Footprints dating back to the Neolithic period (6,400 B.C.) have been discovered during excavations in Barçın tumulus in the northwestern province of Bursa’s Yenişehir district. According to archaelogists, the oldest settlement in the region  dated back to 8,600 BC [Credit: AA]Koç University academic, Rana Özbal, said works had been continuing in Barçın tumulus since 2007 under the coordination of the Culture and Tourism Ministry... [[ This is a content summary only. Visit my website for full links, other content, and more! ]]
 
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    The Mathisen Corollary

  • Welcome to new visitors from The Higherside Chats!

    David Warner Mathisen
    2 Sep 2014 | 3:34 am
    Welcome to new visitors (and returning friends) from THC! I recently had the opportunity to appear as a guest on Greg Carlwood's The Higherside Chats, and it was a real pleasure to hang out with Greg and be on a show that I've come to really enjoy since first learning about it at the Secret Space Program in San Mateo this past June.I really appreciate Greg's style and the knowledge and preparation he brings to each interview. Greg's funny, he's positive, and he seems like someone who'd be fun to hang around with or go surfing with in San Diego. Plus he's created a great platform for…
  • Outlaw drums: evidence of the suppression of the shamanic worldview

    David Warner Mathisen
    2 Sep 2014 | 12:07 am
    image: Replica on display of a Saami rune drum, confiscated by government agents in 1691. Wikimedia commons (link).The previous post presented the argument that the shamanic worldview is an integral part of the shared history of all humanity, but that this worldview has been deliberately stolen and suppressed, beginning at a specific time and place in Western Europe and that the suppression spread from there.For the purposes of the discussion, this concept of the "shamanic worldview" can be broadly defined (as it was in that previous post) as:the awareness of an Other Realm (sometimes…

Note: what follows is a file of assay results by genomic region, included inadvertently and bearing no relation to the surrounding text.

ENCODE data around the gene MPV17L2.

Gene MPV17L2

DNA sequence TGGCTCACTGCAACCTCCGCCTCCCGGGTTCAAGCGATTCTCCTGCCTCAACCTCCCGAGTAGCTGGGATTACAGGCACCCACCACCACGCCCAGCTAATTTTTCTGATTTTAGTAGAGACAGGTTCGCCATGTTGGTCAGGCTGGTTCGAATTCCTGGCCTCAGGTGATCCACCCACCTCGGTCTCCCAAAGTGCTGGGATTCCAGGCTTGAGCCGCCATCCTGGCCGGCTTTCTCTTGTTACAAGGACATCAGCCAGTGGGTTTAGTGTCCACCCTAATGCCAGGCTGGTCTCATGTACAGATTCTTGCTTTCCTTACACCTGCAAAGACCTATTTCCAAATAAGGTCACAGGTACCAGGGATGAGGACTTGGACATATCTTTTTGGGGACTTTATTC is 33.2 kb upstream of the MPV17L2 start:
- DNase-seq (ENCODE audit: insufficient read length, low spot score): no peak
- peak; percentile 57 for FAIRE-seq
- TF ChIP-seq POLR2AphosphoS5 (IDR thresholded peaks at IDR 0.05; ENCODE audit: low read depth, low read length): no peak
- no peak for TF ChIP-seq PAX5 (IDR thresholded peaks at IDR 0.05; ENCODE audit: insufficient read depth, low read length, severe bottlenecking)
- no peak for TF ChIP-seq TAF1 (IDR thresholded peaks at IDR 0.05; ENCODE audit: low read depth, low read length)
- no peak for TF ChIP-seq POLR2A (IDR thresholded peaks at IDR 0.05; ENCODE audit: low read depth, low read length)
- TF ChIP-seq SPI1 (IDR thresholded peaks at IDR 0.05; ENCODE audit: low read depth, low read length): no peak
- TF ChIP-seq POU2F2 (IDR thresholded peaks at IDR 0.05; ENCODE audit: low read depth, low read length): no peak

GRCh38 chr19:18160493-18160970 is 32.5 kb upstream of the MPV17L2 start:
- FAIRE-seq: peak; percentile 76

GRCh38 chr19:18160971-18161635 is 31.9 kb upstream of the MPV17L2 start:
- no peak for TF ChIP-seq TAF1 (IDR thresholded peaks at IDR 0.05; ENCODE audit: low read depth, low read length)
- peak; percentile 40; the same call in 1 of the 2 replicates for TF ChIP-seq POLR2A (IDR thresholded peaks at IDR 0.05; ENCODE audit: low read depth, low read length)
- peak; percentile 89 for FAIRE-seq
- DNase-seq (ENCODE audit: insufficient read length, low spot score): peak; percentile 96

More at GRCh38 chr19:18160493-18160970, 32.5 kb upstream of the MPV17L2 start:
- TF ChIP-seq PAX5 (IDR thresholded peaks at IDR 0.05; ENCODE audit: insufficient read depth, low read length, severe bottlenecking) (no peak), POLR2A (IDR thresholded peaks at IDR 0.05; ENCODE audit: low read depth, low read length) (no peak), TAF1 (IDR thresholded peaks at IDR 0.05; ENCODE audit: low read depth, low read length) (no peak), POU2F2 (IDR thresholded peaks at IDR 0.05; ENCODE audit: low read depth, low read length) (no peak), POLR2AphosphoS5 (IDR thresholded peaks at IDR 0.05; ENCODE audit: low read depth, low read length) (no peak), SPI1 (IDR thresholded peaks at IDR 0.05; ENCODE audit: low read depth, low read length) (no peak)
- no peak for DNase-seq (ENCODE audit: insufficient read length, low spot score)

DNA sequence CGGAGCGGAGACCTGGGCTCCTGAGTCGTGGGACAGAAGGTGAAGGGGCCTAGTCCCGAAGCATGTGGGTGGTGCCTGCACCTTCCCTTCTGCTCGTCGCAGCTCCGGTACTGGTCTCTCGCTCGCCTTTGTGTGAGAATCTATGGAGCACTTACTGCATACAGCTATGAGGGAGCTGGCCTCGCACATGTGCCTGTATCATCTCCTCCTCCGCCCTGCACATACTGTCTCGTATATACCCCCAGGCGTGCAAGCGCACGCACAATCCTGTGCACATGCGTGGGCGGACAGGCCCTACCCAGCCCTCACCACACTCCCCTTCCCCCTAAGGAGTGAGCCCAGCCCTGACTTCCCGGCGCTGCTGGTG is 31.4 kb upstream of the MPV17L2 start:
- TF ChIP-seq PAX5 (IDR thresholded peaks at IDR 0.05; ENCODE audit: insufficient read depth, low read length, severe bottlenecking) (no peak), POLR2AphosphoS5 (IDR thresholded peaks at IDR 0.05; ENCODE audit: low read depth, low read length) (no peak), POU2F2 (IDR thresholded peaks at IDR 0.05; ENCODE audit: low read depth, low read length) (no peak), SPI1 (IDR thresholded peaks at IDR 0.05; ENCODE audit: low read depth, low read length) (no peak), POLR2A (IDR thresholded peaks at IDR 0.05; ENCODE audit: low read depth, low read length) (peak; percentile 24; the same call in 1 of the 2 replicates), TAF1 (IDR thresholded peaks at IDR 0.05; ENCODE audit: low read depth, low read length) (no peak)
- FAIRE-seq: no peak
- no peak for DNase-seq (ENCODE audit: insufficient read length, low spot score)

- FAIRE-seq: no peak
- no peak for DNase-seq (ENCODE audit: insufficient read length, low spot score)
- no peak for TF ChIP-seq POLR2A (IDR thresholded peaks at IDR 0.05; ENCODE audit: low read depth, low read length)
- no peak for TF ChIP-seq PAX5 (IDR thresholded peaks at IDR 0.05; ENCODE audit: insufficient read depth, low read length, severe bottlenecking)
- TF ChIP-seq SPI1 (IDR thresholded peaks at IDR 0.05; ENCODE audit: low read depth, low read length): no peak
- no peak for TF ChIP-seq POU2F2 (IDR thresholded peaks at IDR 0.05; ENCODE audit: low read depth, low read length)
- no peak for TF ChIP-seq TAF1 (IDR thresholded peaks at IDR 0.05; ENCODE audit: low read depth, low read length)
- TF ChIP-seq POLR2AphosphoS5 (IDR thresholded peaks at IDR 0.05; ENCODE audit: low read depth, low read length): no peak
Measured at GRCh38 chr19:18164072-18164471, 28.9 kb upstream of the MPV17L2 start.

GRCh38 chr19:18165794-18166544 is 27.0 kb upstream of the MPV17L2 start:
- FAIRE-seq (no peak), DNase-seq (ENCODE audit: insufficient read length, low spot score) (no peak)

• Humanity's shared shamanic heritage

    David Warner Mathisen
    1 Sep 2014 | 3:21 pm
    image: Wikimedia commons (link).When considering the subject of shamanism and shamanic experience, many "Westerners" (that is to say, those who have grown up in the parts of the world that were actually ruled by the Roman Empire, specifically the western empire, as well as those parts of the world that the later European states descended from the western empire influenced heavily, and in particular those areas which were deeply committed to literalist forms of Christianity for many centuries in a row) may find the subject to be uncomfortable or even threatening.This discomfort may be due to a…
  • The name of the Ankh, continued: Kundalini around the world

    David Warner Mathisen
    31 Aug 2014 | 2:37 pm
    image: Wikimedia commons (link).The foregoing series of posts has been exploring the evidence which suggests that the concept of "raising the Djed" is absolutely central to the ancient wisdom which was apparently given to humanity from some pre-historic source and which manifests itself in the world's sacred scriptures and traditions, from the earliest "historical" civilizations of Egypt and Sumer and Vedic India, ancient China, and around the globe to the lands of the Norse, the Americas, Africa, Australia, the islands of the Pacific, and the vast lands of Asia.We have seen evidence that the…
  • The shamanic foundation of the world's ancient wisdom

    David Warner Mathisen
    29 Aug 2014 | 11:39 pm